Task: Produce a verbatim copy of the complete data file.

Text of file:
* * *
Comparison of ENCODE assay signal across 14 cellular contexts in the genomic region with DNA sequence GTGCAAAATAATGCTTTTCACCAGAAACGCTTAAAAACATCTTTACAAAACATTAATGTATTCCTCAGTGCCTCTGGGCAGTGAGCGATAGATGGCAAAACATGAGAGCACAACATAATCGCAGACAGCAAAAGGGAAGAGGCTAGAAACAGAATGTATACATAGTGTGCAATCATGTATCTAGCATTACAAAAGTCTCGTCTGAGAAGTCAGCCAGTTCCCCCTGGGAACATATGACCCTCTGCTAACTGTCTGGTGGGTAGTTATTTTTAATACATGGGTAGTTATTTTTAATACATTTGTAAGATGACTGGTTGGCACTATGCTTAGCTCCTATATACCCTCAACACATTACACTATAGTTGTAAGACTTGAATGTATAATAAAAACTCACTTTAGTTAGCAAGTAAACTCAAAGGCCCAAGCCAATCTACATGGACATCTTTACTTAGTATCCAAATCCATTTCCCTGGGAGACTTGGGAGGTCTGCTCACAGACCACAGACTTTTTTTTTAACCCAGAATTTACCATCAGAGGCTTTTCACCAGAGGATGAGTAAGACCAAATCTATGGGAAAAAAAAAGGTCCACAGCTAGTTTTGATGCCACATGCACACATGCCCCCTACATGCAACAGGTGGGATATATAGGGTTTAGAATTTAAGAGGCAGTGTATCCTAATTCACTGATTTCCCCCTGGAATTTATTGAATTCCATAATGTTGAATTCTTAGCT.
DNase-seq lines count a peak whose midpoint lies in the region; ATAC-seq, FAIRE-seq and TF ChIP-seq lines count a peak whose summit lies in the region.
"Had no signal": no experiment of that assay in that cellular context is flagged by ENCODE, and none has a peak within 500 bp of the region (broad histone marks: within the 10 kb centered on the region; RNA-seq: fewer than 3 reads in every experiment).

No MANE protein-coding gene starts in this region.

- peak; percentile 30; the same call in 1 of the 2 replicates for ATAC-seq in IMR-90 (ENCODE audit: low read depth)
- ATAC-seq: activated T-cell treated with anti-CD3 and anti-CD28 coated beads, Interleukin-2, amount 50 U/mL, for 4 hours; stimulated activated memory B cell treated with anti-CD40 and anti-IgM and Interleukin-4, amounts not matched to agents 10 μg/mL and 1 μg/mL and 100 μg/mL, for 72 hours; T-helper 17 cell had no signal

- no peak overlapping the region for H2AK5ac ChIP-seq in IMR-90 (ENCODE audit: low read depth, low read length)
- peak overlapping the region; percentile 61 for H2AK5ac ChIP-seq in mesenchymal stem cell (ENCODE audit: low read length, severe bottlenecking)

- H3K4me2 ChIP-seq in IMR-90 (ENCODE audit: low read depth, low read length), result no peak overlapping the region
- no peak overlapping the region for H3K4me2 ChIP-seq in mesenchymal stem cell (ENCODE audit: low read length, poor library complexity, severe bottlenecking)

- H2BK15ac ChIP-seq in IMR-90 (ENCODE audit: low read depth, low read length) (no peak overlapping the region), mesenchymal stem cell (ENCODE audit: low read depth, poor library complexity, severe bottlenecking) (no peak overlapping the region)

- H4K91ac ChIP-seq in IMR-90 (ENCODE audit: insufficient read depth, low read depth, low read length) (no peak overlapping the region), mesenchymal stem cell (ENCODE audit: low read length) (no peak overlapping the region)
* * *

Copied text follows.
Comparison of ENCODE assay signal across 14 cellular contexts in the genomic region with DNA sequence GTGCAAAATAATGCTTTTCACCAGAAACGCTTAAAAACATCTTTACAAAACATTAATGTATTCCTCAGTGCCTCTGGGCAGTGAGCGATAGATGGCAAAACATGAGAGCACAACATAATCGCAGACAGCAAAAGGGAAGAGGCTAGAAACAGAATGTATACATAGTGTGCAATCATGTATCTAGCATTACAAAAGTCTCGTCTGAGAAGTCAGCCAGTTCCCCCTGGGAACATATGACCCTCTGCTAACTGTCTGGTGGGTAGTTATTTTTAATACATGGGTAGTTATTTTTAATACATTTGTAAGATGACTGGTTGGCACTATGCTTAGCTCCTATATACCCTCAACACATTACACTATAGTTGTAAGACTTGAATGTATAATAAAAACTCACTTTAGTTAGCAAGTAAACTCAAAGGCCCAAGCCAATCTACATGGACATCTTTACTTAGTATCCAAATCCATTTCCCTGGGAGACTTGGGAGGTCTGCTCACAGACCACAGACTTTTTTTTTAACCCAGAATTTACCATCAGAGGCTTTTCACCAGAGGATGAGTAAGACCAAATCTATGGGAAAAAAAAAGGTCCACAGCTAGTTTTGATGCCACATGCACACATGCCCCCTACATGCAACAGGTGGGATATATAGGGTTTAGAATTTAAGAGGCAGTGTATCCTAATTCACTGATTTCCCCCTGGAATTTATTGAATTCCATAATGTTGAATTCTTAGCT.
DNase-seq lines count a peak whose midpoint lies in the region; ATAC-seq, FAIRE-seq and TF ChIP-seq lines count a peak whose summit lies in the region.
"Had no signal": no experiment of that assay in that cellular context is flagged by ENCODE, and none has a peak within 500 bp of the region (broad histone marks: within the 10 kb centered on the region; RNA-seq: fewer than 3 reads in every experiment).

No MANE protein-coding gene starts in this region.

- peak; percentile 30; the same call in 1 of the 2 replicates for ATAC-seq in IMR-90 (ENCODE audit: low read depth)
- ATAC-seq: activated T-cell treated with anti-CD3 and anti-CD28 coated beads, Interleukin-2, amount 50 U/mL, for 4 hours; stimulated activated memory B cell treated with anti-CD40 and anti-IgM and Interleukin-4, amounts not matched to agents 10 μg/mL and 1 μg/mL and 100 μg/mL, for 72 hours; T-helper 17 cell had no signal

- no peak overlapping the region for H2AK5ac ChIP-seq in IMR-90 (ENCODE audit: low read depth, low read length)
- peak overlapping the region; percentile 61 for H2AK5ac ChIP-seq in mesenchymal stem cell (ENCODE audit: low read length, severe bottlenecking)

- H3K4me2 ChIP-seq in IMR-90 (ENCODE audit: low read depth, low read length), result no peak overlapping the region
- no peak overlapping the region for H3K4me2 ChIP-seq in mesenchymal stem cell (ENCODE audit: low read length, poor library complexity, severe bottlenecking)

- H2BK15ac ChIP-seq in IMR-90 (ENCODE audit: low read depth, low read length) (no peak overlapping the region), mesenchymal stem cell (ENCODE audit: low read depth, poor library complexity, severe bottlenecking) (no peak overlapping the region)

- H4K91ac ChIP-seq in IMR-90 (ENCODE audit: insufficient read depth, low read depth, low read length) (no peak overlapping the region), mesenchymal stem cell (ENCODE audit: low read length) (no peak overlapping the region)